Living in the information age, it’s impossible to underestimate the importance of data. For recruiters, it’s time to break the recruiting analytics barrier and improve their recruitment process.
According to LinkedIn, talent acquisition teams with mature analytics are 2x more likely to improve their recruiting efforts. Hiring top talent is what sets your company apart. Here’s An overview of the impact of the top talent in any industry:
In this article, we will discuss recruiting analytics and how to drive tech adoption in your company’s recruitment process.
What are Recruiting Analytics?
Recruiting analytics is finding patterns within your data and providing real-time information to make efficient hiring decisions. It helps recruiters make data-driven and informed choices.
The most common employee and candidate data sources are:
Applicant Tracking System (ATS)
Customer Relationship Management System (CRM)
Human Resources Information System (HRIS)
Why it is Important to Drive Tech Adoption in Your Company?
From smartphones to Roomba, technology has made life easier for everyone. In 2021, HR has evolved in various ways. Not only are they responsible for choosing the right technology, but they also need to implement and adopt it. With that in mind, HR managers are looking for software that allows them to communicate with employees and foster a more inclusive and positive work environment. Therefore, they need HR technology that’s easy to adopt for everyone. If it’s easy to use, more employees will adopt it, making the life of the HR manager easier.
On top of that, tech adoption is about building an organization of the future – that can adapt to the trends of tomorrow. According to a Deloitte survey, 88% of the businesses believed that building an organization of the future is critical. We need to adopt technologies that combine the objectivity of machines with the decision-making powers of humans.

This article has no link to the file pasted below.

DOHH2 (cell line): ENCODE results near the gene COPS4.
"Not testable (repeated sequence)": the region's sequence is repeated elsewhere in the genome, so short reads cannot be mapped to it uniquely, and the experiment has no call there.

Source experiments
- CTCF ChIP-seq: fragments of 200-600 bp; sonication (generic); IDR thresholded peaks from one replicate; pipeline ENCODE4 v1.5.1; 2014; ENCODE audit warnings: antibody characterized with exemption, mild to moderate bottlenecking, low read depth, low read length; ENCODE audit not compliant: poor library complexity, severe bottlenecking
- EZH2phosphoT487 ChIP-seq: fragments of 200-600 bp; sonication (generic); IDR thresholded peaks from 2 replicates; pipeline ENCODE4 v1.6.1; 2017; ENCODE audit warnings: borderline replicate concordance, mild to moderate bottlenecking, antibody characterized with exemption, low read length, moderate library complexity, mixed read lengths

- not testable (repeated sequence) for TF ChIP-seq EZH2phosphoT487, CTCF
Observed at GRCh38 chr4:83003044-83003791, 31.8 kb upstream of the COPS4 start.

Here’s how you can drive tech adoption in your company:
1. Focus on the long-term aspect of tech adoption instead of just making sure that people are using the system in the beginning.
2. Target all user segments including recruiters, HR managers, analysts, marketing, finance, and business owners.
3. Make persona-specific adoption plans to segment users and their requirements.
4. Lead the change with innovative and fun ideas to motivate employees to do things more differently.
How to Utilize Recruiting Analytics to Improve Your Hiring Process
Track the Right Metrics
Getting started with recruitment analytics means selecting the right data metrics to track. There are dozens of metrics that other companies are tracking, but you can select the right metrics according to your company’s goals and objectives.
According to a Yello report on recruitment operations statistics and trends, the most tracked recruiting metrics are the time to hire, cost to hire, and retention rates. However, there are several other useful recruiting metrics that you can track:
Application completion rate
Job offer acceptance rate
Even after optimizing the process, continue tracking the metrics to improve the process even more.
Collect Relevant Data